What I’ve always found curious is that, while you pay interest on government debt, you don’t earn interest on capital reserves. This is obviously unrealistic; you’re not squirreling away stacks of hundred-dollar bills in the White House basement, but investing government surplus into foreign bonds (e.g. China) or local ventures (e.g. Australia). You should be able to use your reserve to fund mandatory spending like government pensions, and the elderly should be happy that their pensions are secure. That’s realistic. Currently, if you have any reserves, it makes sense to cut taxes immediately.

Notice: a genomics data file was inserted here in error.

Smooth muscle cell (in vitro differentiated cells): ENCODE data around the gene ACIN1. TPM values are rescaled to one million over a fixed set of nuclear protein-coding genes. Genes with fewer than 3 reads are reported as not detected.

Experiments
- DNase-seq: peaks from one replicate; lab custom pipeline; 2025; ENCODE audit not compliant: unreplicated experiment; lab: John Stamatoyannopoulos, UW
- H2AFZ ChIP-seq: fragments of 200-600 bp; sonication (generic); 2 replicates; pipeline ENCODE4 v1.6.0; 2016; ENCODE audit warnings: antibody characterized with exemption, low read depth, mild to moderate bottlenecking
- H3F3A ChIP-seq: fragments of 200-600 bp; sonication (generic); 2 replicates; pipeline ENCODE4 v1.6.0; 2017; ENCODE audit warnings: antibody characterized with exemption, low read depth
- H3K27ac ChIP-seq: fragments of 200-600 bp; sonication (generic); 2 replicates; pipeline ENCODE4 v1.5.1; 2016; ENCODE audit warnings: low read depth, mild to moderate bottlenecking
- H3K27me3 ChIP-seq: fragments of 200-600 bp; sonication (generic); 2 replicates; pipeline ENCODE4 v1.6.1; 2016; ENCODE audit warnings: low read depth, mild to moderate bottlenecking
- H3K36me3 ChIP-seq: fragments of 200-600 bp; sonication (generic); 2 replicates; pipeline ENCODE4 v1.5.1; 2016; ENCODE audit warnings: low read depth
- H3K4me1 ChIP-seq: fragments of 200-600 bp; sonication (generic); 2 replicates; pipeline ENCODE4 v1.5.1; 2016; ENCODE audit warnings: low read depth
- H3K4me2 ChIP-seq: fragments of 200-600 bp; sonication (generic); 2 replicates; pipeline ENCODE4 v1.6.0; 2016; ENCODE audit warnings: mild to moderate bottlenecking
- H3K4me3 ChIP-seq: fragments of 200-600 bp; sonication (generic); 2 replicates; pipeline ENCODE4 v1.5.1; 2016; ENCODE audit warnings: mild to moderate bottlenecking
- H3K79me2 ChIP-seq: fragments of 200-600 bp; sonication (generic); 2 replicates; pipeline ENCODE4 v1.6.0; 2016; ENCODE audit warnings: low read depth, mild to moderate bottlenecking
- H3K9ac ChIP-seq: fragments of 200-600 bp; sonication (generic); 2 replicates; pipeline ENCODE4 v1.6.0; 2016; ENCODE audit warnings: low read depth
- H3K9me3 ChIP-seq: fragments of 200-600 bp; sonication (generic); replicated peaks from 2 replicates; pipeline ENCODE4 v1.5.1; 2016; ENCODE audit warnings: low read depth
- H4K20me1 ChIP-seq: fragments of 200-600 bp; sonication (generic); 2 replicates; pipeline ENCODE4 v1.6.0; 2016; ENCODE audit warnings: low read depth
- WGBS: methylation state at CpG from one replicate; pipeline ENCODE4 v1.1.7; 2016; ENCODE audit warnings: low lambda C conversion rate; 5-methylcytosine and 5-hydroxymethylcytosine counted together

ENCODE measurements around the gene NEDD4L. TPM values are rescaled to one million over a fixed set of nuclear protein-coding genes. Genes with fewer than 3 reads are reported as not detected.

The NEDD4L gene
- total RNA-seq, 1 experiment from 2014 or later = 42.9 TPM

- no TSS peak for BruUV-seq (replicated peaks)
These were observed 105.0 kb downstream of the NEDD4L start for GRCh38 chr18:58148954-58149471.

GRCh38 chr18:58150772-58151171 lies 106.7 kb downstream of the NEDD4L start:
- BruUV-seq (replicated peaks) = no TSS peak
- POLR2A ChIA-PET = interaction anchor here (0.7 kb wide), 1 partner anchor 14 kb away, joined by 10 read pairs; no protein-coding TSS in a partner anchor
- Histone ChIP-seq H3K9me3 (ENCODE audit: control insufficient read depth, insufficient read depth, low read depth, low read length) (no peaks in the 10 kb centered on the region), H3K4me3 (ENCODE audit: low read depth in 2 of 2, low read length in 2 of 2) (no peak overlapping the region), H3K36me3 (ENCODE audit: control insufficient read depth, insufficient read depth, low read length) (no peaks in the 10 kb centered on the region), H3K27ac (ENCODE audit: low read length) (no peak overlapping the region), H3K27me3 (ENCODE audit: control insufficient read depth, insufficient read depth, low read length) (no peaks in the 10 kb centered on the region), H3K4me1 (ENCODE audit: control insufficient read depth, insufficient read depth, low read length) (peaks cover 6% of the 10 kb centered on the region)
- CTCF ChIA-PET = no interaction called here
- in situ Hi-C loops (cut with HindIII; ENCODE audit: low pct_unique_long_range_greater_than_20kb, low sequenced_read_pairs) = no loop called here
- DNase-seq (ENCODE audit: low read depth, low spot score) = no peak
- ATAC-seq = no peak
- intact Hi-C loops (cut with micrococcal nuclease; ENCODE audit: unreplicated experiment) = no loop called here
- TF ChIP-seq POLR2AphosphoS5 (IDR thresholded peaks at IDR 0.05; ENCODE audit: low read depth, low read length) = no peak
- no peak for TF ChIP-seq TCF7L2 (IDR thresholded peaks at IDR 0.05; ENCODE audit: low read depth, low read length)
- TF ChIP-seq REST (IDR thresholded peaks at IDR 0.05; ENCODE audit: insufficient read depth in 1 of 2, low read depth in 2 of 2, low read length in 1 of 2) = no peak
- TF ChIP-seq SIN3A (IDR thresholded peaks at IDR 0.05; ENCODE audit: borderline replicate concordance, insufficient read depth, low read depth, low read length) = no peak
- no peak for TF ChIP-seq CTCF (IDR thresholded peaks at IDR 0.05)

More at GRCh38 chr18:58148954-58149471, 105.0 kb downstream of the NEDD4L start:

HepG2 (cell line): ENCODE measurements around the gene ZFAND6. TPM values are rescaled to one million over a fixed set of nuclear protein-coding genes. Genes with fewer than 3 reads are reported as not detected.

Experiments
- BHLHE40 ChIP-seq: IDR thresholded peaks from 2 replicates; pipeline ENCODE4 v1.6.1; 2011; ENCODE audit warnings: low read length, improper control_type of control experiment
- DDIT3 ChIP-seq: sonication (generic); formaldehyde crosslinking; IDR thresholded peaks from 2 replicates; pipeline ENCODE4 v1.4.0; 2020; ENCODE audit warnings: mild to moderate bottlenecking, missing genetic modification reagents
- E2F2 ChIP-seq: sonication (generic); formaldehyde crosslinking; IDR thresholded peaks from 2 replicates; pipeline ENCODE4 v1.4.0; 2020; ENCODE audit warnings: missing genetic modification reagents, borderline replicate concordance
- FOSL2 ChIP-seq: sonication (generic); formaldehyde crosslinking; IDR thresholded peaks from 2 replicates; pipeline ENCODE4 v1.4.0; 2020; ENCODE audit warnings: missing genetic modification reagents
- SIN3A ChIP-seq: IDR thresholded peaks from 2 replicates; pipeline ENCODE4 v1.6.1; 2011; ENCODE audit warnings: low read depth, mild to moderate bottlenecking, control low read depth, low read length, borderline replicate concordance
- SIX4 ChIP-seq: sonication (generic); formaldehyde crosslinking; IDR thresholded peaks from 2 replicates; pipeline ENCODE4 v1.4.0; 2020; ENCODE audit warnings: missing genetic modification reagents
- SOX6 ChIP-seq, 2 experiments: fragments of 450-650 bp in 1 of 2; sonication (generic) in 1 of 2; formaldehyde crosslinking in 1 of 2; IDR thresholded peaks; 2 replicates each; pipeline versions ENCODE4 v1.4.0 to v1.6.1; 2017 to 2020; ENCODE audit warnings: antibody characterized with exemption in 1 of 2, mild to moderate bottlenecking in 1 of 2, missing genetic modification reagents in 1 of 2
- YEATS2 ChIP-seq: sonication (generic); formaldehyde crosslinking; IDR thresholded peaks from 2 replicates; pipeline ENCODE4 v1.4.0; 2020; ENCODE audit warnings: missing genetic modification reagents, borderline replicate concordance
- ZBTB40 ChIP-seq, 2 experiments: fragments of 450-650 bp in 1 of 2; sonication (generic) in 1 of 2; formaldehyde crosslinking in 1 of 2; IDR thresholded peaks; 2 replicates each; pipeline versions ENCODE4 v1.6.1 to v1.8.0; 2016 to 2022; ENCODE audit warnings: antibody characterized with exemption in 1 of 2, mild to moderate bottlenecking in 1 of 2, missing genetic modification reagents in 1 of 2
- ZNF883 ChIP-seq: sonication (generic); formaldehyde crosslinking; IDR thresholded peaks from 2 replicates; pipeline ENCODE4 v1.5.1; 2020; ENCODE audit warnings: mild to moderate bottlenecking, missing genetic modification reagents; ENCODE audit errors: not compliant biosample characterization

Now, to avoid players from building up large reserves with which to fund the rest of their spending (taking taxes out of the equation), a situation might occur for countries with a high reserve to GDP ratio: lack of venture capital. Due to the government controlling a large share of the economic capital and using it for safe investments only, riskier startups have trouble getting funding. The result is a big hit to GDP, the self-employed, and capitalists.